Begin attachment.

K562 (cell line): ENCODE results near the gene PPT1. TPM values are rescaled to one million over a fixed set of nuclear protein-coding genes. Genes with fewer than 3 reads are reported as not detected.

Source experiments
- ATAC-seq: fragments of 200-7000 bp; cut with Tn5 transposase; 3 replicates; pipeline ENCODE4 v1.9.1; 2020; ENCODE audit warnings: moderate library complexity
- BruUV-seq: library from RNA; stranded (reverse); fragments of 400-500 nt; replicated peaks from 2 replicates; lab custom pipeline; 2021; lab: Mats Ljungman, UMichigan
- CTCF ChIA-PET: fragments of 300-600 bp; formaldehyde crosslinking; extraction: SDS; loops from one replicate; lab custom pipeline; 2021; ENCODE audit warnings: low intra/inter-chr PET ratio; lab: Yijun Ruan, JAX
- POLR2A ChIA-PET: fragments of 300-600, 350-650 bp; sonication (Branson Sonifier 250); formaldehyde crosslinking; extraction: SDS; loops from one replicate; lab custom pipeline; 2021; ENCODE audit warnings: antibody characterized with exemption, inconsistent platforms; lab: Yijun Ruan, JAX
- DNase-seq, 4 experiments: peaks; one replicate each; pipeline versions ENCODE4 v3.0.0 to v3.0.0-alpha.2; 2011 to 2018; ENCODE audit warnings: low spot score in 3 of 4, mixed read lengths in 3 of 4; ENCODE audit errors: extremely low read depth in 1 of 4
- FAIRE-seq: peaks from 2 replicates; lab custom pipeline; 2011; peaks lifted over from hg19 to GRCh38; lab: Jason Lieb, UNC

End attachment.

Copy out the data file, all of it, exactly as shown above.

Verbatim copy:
K562 (cell line): ENCODE results near the gene PPT1. TPM values are rescaled to one million over a fixed set of nuclear protein-coding genes. Genes with fewer than 3 reads are reported as not detected.

Source experiments
- ATAC-seq: fragments of 200-7000 bp; cut with Tn5 transposase; 3 replicates; pipeline ENCODE4 v1.9.1; 2020; ENCODE audit warnings: moderate library complexity
- BruUV-seq: library from RNA; stranded (reverse); fragments of 400-500 nt; replicated peaks from 2 replicates; lab custom pipeline; 2021; lab: Mats Ljungman, UMichigan
- CTCF ChIA-PET: fragments of 300-600 bp; formaldehyde crosslinking; extraction: SDS; loops from one replicate; lab custom pipeline; 2021; ENCODE audit warnings: low intra/inter-chr PET ratio; lab: Yijun Ruan, JAX
- POLR2A ChIA-PET: fragments of 300-600, 350-650 bp; sonication (Branson Sonifier 250); formaldehyde crosslinking; extraction: SDS; loops from one replicate; lab custom pipeline; 2021; ENCODE audit warnings: antibody characterized with exemption, inconsistent platforms; lab: Yijun Ruan, JAX
- DNase-seq, 4 experiments: peaks; one replicate each; pipeline versions ENCODE4 v3.0.0 to v3.0.0-alpha.2; 2011 to 2018; ENCODE audit warnings: low spot score in 3 of 4, mixed read lengths in 3 of 4; ENCODE audit errors: extremely low read depth in 1 of 4
- FAIRE-seq: peaks from 2 replicates; lab custom pipeline; 2011; peaks lifted over from hg19 to GRCh38; lab: Jason Lieb, UNC